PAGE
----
On Tuesday (Nov. 21), Detroit City Council members took a stance on the Israel-Hamas conflict. Seven out of nine council members voted to pass a ceasefire resolution, making Detroit the largest U.S. city to do so.
District 6 Councilwoman Gabriela Santiago-Romero sponsored the ceasefire resolution, per The Detroit News.
“Today, City Council passed a resolution that centers on humanity,” Councilwoman Santiago-Romero said. “Detroiters spoke loud and clear: we demand a ceasefire in Gaza to allow for the release of hostages and unconditional passage of critical humanitarian aid, and we demand diplomacy.”
The resolution reportedly says Gaza has endured “collective punishment” while being “largely cut off from humanitarian aid.” It adds that no human should be without water, food, health care, electricity, and medical supplies.
“The current war between Israel and Hamas marks the most significant escalation in decades, and continued escalation could result in a larger regional conflict with devastating consequences,” per the resolution. “The Detroit City Council believes all sovereign nations in pursuit of self-defense must comply with international humanitarian law regardless of geographic context.”
In their ceasefire resolution, the City Council hopes for an “immediate, durable, and sustained ceasefire to protect and save human lives” along with the “unconditional release of all civilians being illegally held hostage.”
How Detroit’s Ceasefire Resolution May Impact The Presidential Election
As previously reported, the United States designated Hamas a terrorist organization in 1997. President Biden has received mixed reactions over his handling of the Israel-Hamas conflict, which has included calling for a “pause” but not explicitly a “ceasefire.”
Now, Democrats in Michigan have warned the White House that President Joe Biden’s handling of the Israel-Hamas conflict could cost him enough support within the Arab American community to sway the outcome of the 2024 election. AP reports that Michigan is a state Biden “can’t afford to lose in his bid for reelection.”
“The message has been relayed. We’ve had calls with the White House. We’ve had calls with DNC officials,” said Abraham Aiyash, the third-ranking Democrat in the state House of Representatives, referring to the Democratic National Committee. “We’ve been clear in saying the humanity should matter, but if that is not a calculation that you’re going to make in this moment, recognize that there will be electoral reverberations to this.”
In 2020, Muslim voters nationally supported Biden over Trump 64% to 35%, according to AP VoteCast.
Aiyash, the Democratic floor leader in the state House, said Arab American leaders who have spoken to the White House “are worried” about the implications for 2024 and have relayed those concerns to Biden. Other prominent Michigan Democrats have shared similar concerns.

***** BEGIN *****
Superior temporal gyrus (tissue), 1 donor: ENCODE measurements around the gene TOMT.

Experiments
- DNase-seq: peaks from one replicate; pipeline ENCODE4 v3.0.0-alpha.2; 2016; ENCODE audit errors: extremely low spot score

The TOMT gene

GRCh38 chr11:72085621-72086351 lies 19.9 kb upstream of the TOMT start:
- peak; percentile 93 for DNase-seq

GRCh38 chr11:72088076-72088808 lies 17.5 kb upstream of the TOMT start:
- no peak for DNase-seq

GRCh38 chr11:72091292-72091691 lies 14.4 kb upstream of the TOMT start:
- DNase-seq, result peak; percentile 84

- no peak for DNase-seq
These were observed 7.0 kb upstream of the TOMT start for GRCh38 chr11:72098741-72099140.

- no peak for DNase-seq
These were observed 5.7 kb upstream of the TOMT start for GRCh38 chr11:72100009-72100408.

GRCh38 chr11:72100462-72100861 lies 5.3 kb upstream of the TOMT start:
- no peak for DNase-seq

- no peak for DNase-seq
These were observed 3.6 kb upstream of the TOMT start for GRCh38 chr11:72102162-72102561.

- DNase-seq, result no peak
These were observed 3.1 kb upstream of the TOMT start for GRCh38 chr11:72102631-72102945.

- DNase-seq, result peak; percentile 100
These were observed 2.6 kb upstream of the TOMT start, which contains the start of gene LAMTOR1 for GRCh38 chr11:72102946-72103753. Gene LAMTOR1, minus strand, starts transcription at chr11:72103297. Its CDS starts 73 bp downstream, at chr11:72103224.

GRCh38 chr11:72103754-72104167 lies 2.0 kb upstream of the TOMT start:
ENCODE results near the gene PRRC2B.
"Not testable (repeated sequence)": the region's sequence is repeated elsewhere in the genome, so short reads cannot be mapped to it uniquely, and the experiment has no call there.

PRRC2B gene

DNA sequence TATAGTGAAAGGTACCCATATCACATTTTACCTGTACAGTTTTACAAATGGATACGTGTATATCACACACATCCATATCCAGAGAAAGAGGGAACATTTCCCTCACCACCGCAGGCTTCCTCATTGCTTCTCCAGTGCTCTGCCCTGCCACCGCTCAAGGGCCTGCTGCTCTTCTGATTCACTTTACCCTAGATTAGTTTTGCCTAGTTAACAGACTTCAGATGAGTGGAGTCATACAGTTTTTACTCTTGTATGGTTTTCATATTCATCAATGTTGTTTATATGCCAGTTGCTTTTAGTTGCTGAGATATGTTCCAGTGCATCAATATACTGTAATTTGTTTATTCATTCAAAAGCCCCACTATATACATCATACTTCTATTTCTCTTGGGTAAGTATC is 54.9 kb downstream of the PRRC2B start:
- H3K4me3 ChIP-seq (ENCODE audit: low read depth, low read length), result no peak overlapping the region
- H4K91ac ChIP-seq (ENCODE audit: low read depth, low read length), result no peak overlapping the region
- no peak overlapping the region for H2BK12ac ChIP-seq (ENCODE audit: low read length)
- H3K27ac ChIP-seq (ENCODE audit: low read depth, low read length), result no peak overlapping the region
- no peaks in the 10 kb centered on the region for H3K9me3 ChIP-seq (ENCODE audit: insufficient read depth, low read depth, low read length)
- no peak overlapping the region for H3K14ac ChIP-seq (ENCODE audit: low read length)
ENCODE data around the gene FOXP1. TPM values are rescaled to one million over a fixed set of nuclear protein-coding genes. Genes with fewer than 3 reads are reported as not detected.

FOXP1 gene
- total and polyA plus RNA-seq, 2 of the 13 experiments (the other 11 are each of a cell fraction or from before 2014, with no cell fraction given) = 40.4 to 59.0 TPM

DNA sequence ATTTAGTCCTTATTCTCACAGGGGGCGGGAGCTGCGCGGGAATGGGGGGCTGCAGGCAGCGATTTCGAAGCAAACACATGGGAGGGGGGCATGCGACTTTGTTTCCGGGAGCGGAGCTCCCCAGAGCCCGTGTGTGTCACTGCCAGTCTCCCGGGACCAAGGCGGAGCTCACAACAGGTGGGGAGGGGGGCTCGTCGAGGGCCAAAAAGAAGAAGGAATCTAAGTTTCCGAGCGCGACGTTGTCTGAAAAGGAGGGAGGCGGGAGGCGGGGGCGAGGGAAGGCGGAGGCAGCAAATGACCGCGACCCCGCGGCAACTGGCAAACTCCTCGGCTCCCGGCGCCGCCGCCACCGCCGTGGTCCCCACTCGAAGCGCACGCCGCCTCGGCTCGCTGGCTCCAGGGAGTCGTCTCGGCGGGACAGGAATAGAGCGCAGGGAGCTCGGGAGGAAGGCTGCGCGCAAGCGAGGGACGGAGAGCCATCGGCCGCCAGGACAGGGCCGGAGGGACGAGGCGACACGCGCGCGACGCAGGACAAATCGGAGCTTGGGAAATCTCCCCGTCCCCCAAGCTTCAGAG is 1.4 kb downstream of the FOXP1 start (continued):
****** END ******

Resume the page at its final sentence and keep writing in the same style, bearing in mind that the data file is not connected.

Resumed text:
Israel And Hamas Militants Reportedly Agree To A Temporary Truce
Detroit’s ceasefire resolution comes amid Israel and Hamas militants agreeing to a temporary truce and release of the hostages and prisoners. Qatar, a country in the Middle East, made the announcement on Wednesday, per AP.
The outlet reports that the truce banks on the release of Israelite hostages captured by Hamas and Palestinians imprisoned in Israel. The temporary halt in fighting will reportedly last four days. Qatar’s Foreign Ministry will reportedly announce when the clock on the truce will begin. Israel’s Cabinet has reportedly approved the deal negotiated by Qatar.
Both sides will reportedly free women and children. Hamas has reportedly agreed to release 50 hostages in stages, and in return, Israel will release 150 Palestinian prisoners.
“The government of Israel is committed to bringing all of the hostages home. Tonight, the government approved the outline for the first stage of achieving this goal,” Israeli Prime Minister Benjamin Netanyahu’s Office said in a statement.
This marks the first ceasefire resolution between the Israeli government and Hamas residing in Palestine (Gaza Strip). For the last six weeks since Oct. 7, thousands of civilian lives in Palestine and Israel have been lost to war-related violence.
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The Hill reports that the recent conflict — which has been ongoing since the late 19th century and early 20th century — was ignited by a Hamas-led attack. The militant group reportedly killed more than 1,400 Israelites and took over 240 hostages. In response, the Israelite government has been dropping bombs by land, air, and sea on the Gaza Strip in an effort to retrieve hostages and “destroy” Hamas.
After the four days of the truce expires, Israel plans to resume the war against Hamas.
“We are at war, and we will continue the war,” Prime Minister Benjamin Netanyahu said before the Cabinet voted on the truce. “We will continue until we achieve all our goals.”
The truce will also allow for increased humanitarian aid to Gaza, which the World Health Organization previously said was critical.
According to NPR, at the top of November, the WHO revealed that an average of 160 children are dying in Gaza every day amid the conflict.
Associated Press writers Josef Federman, Jack Jeffery, and Joey Cappelletti contributed to this report in addition to TSR Staff.